…or you could just close the curtains.

Weeeeeeeeell, this is awkward.

As you know Nick Mariner is one of the contributors to the podcast. His recent bit on controversial themes in gaming is very observant and spot-on. You should give it a listen, if you haven’t already. He also has a blog called icalledyellow.com on which he further espouses his opinions on all things boardgamey. One of those things being the dreaded theme vs mechanics argument, and where he stands on the issue. He has recorded a segment on that very topic on our first episode, but has expanded some of his thoughts when reposting it on his blog.

I remember listening to it back when we released the episode, and nodding along with it and chuckling in agreement at Mariner’s Law. Some time has passed since then, and while I haven’t become more powerful than you could possibly imagine (saving that up for the first anniversary of the podcast), my position on questions of theme and mechanics has become a little more decisive. Or put differently, I’ve found myself disagreeing quite fundamentally with the esteemed Nick Mariner.

It seems to me that the main disagreement can be traced back to the term “theme” and the number of ideas and concepts it is used for in the gaming community. Specifically the lack of overlap in how it is used within the article, and what it is supposed to refer to in the minds of those who value and enjoy so-called “thematic games”.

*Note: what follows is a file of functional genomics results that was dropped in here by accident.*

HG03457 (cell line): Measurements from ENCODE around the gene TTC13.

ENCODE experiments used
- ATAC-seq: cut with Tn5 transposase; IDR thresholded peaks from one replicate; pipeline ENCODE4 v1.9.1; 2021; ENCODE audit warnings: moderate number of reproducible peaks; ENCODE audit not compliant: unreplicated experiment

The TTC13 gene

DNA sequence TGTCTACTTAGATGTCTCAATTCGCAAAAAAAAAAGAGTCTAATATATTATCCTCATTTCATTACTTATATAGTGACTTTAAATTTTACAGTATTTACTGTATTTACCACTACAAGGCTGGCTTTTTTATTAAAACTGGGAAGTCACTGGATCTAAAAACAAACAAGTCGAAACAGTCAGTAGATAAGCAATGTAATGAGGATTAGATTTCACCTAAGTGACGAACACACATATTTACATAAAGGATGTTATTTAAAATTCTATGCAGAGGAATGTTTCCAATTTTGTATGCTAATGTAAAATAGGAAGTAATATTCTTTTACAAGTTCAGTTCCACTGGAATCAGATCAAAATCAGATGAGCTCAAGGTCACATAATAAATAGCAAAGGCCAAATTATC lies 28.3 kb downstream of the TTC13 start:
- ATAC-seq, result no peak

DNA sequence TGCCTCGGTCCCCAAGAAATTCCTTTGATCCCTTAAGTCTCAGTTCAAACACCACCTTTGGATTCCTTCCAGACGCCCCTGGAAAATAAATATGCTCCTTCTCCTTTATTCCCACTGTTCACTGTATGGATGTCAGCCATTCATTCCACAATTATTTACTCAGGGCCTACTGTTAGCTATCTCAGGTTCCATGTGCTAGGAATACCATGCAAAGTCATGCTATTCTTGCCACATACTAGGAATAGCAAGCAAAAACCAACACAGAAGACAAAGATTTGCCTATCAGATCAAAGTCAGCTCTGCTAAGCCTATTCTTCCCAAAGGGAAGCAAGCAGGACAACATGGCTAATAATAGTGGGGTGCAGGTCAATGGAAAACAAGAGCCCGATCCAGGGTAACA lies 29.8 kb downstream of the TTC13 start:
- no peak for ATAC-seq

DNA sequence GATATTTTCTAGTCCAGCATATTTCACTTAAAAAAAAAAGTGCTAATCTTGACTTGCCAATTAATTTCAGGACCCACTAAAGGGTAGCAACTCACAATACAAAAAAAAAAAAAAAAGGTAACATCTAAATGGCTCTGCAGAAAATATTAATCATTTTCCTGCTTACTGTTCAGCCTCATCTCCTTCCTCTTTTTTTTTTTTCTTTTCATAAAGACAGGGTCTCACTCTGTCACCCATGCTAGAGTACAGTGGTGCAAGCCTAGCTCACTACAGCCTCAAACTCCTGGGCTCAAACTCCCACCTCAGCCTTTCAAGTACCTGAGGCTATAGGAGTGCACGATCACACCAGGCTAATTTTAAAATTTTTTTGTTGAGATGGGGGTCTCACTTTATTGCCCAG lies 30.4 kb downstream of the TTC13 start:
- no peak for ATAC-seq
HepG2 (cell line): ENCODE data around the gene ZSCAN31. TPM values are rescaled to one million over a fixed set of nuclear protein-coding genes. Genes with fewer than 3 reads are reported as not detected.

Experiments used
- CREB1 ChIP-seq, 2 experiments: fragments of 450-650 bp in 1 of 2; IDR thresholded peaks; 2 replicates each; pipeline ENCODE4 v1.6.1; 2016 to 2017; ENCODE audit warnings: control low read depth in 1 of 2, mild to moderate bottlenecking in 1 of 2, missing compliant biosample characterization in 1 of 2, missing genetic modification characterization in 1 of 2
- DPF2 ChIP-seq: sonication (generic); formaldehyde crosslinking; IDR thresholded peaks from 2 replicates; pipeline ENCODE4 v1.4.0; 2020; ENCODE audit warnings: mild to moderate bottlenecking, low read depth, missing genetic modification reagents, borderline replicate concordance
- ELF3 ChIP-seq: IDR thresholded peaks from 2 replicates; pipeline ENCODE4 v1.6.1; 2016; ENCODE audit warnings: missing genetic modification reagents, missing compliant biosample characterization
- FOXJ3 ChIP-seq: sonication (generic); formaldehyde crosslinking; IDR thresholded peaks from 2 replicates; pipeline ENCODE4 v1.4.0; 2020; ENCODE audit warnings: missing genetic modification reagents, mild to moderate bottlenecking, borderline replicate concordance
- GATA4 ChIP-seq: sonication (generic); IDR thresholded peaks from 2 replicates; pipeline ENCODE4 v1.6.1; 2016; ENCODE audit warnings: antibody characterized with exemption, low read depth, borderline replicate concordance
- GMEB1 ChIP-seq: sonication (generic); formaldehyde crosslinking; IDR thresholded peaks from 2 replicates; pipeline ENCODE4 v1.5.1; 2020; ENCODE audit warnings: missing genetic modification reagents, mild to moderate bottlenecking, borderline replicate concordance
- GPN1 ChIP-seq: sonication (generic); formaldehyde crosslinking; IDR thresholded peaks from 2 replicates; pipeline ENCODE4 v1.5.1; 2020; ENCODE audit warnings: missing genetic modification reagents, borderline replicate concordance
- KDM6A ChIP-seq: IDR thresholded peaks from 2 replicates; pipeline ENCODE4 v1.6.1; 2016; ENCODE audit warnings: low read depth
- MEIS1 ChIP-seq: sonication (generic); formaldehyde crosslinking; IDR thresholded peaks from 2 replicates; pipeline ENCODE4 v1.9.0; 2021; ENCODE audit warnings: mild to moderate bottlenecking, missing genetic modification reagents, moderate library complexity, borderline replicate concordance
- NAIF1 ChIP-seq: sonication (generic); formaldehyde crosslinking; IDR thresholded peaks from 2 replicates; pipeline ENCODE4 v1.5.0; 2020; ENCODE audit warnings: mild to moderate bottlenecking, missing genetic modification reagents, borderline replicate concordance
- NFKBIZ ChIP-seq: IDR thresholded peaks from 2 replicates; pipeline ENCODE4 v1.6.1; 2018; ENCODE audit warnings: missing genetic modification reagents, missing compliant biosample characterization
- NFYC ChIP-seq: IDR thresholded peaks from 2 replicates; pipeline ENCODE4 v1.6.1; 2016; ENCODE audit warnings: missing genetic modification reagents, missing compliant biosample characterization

When Nick argues that mechanics trump theme, because “zombies” is not a game, “dungeons” is not a game. He is right, of course. But only for a very narrow meaning of “theme”. So narrow in fact that it is actually better referred to as “setting” instead. A distinction that he is perhaps vaguely aware of when he describes theme as “a really interesting set piece that provides context, plot, and atmosphere”. What he is clearly arguing isn’t theme vs mechanics, but setting vs mechanics. Thus making the long-running debate over which is more important somewhat moot. As the arguments he brings forth against setting are both solid and without fault. Settings are not a game, mechanics are.

(It should go without saying that this isn’t a binary distinction no matter how much the terminology implies otherwise. Most, if not all, well-regarded games allow for a mixture of both, because players generally like playing for both teams.)

This is a bit of an issue when talking about theme, as it is very common to use that word for a cohesive art style, a simulationist bent of the rules as well as the experience of actually playing the game. All of this is referred to as theme, but not all of it is actually the same thing. A “thematic” look of a game generally refers to a genre-based art direction of the components. The visuals of the game all conform to a certain genre, style or era. Gamers use “thematic” to describe games that emphasise the visual element of board games this way.